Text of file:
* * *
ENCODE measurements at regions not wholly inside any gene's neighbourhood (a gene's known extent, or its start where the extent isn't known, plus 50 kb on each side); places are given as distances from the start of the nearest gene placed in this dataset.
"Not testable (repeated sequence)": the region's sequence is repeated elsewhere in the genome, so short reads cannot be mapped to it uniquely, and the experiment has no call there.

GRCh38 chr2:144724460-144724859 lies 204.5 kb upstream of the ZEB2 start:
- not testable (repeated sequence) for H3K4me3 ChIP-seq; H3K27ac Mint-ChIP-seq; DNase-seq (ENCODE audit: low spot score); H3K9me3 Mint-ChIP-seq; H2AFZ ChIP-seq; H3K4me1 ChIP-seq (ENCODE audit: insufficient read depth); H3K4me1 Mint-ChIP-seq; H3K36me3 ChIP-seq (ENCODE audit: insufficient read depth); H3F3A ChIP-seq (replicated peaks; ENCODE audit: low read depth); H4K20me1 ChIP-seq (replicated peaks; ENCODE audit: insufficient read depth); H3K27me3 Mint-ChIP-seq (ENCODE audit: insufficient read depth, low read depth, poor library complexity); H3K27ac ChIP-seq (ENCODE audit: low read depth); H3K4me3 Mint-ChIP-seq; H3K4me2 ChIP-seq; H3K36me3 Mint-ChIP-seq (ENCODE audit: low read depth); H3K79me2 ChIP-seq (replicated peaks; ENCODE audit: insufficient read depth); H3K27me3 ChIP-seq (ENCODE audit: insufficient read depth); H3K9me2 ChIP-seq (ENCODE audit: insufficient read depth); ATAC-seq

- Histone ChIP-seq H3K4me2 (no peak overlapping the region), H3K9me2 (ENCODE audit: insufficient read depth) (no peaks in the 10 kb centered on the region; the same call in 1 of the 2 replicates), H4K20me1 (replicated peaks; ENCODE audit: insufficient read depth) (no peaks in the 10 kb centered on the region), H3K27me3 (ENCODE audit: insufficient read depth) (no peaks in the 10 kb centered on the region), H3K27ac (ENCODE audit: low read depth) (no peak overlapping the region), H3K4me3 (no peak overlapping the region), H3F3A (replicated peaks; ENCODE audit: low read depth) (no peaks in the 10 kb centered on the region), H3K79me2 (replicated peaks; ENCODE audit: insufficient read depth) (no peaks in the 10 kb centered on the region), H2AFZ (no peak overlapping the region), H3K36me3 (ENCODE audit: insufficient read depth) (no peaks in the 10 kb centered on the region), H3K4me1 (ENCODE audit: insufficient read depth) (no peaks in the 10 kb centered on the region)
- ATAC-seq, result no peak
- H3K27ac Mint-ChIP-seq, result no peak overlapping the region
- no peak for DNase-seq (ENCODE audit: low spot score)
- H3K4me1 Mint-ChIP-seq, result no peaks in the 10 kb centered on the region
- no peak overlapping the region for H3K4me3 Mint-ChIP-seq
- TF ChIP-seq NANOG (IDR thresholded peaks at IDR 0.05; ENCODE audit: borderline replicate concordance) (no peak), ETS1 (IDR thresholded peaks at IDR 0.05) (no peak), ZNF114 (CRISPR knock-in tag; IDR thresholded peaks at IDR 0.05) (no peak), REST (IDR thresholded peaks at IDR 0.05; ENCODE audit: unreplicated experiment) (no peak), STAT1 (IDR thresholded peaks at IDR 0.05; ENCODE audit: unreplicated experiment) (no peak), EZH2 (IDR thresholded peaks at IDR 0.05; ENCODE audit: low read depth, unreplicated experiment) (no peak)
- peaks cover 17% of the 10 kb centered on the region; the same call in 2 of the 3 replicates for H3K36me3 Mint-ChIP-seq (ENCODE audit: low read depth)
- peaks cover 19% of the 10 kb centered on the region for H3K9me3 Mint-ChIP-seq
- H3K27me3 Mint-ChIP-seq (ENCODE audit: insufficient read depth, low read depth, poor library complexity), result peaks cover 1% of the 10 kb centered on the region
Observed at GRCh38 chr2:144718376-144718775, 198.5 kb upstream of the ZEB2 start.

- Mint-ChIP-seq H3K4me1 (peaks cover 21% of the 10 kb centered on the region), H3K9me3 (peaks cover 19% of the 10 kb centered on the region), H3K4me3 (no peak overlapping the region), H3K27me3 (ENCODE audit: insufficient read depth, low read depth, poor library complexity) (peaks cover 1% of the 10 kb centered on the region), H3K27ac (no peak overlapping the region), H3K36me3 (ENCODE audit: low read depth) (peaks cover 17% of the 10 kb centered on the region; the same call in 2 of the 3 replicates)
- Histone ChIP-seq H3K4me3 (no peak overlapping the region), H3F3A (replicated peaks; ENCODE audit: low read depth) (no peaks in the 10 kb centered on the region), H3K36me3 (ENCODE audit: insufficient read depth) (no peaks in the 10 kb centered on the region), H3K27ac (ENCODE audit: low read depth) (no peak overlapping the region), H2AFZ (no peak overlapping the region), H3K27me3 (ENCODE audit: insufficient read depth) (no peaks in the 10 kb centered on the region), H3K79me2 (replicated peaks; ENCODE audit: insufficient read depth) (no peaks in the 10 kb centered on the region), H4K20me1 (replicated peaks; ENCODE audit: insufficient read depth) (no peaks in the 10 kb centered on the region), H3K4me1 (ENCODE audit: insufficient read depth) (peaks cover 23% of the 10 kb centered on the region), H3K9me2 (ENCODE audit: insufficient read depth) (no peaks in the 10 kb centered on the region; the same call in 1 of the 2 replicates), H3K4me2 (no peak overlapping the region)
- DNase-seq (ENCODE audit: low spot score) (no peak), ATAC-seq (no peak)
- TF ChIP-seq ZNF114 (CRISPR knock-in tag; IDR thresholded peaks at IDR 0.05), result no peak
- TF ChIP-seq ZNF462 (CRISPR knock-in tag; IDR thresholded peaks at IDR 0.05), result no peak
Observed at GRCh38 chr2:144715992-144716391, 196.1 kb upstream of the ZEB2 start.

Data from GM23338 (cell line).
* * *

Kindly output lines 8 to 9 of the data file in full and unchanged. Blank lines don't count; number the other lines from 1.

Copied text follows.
- no peak for DNase-seq (ENCODE audit: low spot score)
- H3K4me1 Mint-ChIP-seq, result no peaks in the 10 kb centered on the region